• Leandra Medine

      but who knows, maybe i will take that back by the time i turn 40.
      also, when considering why we want botox…to preserve “youth” ostensibly — i wonder this: WHY do we want to preserve youth? we’re conditioned to believe that our safety in relationships is always at risk at the hand of a younger woman, so that thinking so engrained in our psychic architecture that we forget we don’t actually want botox? it’s just one more way we feed into the patriarchy? i am looking forward to developing wrinkles, frankly. Joan Didion looks great.

      • Kerrith

        I am almost 40 and my friends are creeping up there too. Recently, my good friend got Botox in that wrinkly area right between the brow and did not tell her husband. She thought he’d think she was silly for doing it. She obsessed over this one square inch of slightly wrinkled skin and after she got the Botox she felt much better/ more confident. I asked her how she kept it from him and she answered that he would never notice something like that. So, it had nothing to do with staying younger looking for him. He doesnt care if she does or does not have wrinkles. Which I thought was an interesting aspect of the story. I for one am good with the wrinkles and greys coming in. My husband doesn’t care as far as I can tell. I’m more concerned with the dullness and am on a constant search for products, and more importantly nutrition and exercise that helps to bring back a little bit of the glow.

        • Stephanie

          Agree! I am pro-botox, although I’ve never gotten the procedure. Like your friend said, I don’t think partners/friends can actually tell you’ve had the procedure. They may notice something like “you look so nice today” but not “you had botox”. Being fair-skinned, I am a hard-core suncreen fan and am hoping that proves to be my fountain of youth.

          • Leandra Medine

            you mean pro-tox, right?

      • sandra

        I also wonder why we want to stay young. It’s like going into a battle you know you’re going loose, so why should we fight it? society is the only part winnning as i see it. I think we should put our energy on doing something (activity) that will increase our confidence and increase our knowledge, but then again we live in a society where we constantly judge ourselves and compare us to models, so it’s hard not to judge our apperence, but it’s not impossible.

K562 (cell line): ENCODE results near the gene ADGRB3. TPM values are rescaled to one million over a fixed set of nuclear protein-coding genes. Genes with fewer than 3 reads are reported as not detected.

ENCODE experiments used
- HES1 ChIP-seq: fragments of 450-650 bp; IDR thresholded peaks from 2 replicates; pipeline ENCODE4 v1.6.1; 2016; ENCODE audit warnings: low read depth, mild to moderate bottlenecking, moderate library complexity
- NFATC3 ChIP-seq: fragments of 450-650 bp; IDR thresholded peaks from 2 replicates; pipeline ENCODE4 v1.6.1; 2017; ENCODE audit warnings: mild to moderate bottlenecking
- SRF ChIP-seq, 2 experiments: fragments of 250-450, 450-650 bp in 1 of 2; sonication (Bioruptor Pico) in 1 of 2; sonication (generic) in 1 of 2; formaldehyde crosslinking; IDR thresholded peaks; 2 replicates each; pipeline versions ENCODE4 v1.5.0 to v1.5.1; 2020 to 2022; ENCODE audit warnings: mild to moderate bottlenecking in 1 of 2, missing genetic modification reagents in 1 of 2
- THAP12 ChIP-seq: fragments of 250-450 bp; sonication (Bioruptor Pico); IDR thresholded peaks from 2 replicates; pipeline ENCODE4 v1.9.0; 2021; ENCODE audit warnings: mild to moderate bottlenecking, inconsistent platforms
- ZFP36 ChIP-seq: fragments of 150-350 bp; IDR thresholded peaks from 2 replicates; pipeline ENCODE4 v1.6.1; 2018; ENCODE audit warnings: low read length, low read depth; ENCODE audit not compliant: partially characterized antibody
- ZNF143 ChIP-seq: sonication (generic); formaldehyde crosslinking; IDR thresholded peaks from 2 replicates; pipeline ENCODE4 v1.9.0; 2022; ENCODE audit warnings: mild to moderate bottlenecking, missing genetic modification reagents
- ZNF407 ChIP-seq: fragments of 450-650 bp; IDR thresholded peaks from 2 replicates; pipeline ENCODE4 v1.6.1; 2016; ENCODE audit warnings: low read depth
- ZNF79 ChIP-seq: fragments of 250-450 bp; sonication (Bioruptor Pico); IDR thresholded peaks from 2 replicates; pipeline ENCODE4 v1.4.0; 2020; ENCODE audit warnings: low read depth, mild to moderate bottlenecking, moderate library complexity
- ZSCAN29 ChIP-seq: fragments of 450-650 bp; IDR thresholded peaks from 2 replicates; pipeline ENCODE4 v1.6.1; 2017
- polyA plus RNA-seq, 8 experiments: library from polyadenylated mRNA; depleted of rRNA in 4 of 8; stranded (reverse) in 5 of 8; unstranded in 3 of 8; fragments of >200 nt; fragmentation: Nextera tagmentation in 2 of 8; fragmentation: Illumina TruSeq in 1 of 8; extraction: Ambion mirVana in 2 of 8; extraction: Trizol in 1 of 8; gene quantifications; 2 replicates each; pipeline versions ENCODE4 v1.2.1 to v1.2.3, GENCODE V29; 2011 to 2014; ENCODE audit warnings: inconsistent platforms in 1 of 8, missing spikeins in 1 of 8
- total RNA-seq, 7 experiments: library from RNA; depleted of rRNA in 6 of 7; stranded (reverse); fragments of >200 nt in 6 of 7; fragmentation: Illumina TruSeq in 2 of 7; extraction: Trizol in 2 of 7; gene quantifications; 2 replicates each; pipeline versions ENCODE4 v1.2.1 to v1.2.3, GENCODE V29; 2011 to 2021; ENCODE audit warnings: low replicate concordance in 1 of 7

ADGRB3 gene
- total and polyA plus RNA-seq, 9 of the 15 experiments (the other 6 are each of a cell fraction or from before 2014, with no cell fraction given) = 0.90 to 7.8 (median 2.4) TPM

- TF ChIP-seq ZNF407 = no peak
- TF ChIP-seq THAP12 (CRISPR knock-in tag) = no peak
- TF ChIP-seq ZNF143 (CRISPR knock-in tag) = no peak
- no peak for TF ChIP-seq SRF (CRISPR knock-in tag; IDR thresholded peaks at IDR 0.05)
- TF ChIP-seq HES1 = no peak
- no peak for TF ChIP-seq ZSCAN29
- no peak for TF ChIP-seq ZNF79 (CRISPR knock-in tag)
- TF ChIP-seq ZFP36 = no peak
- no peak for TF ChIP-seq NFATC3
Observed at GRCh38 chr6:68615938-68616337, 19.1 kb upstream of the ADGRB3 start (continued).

• sarah

          we want to stay young because the young get the attention. the older people who look great are those who care not. their body language is laisse faire

      • sarah

        iris apfel.

      • little c

        I started doing it just after I turned 40 only b/c my doctor suggested it, and I thought WTH. I have kept it up b/c it’s always a little flattering when other ppl mistake me for younger than I am, nothing to do with what my husband thinks. And I don’t really care that much what other ppl think about how I look (and I will always tell my real age if anyone asks) but I do care in the same way that I want to look my best so I buy nice clothes, stay current in makeup etc. I feel good if I know I look my best is all. Whether we like it or not, people actually do treat you differently based on what they think your age is and if you are in a job like mine where you are dealing with the public it can be helpful if they are just not all that sure.

  • Alessandra

    This kind of relates to my theory on asking questions knowing full well how we expect the other person to respond.

    If I ask a particular friend “how does this dress look?” they will tell me I look fabulous without nary a glance in my direction. If I ask my mom the same thing, she will tell me her honest opinion. And we as humans over time learn to anticipate these types of responses from the people we interact with. Maybe we tailor our questions to the people we want to hear a certain answer from?

    I have hereditary wrinkles in my forehead that look like the Grand Canyon, but ya know what? It’s ok! Maybe tomorrow I will dislike them, but we’re allowed to be fickle.

    If I ask my boyfriend “What would you say if I were to get Botox?” he would most likely say “You can do what you want….BUT I don’t think you need it.” (anticipates me needing confidence boost. Kind, but I’m looking for genuine here). If I ask my mother the same question, the ball would be put into my court.

    So I guess it comes down to: who’s a straight-shooter when it comes to questions you ACTUALLY want a truthful answer to?

  • Marion A.

    I think absolutely a woman’s choice is her own however when you are a part of a committed relationship you are in many senses agreeing to share yourself with another person. Thus I think it’s only right to consult your partner even if it’s just to let them know that this is happening. On the other end I’d like to know if my boyfriend with whom I’ve been in a committed relationship with for a year was planning any major changes in his appearance. A few months ago he told me he wanted to get another large tattoo I know that ultimately he’ll get what he wants but I’m happy he considered me.

  • Aubrey Green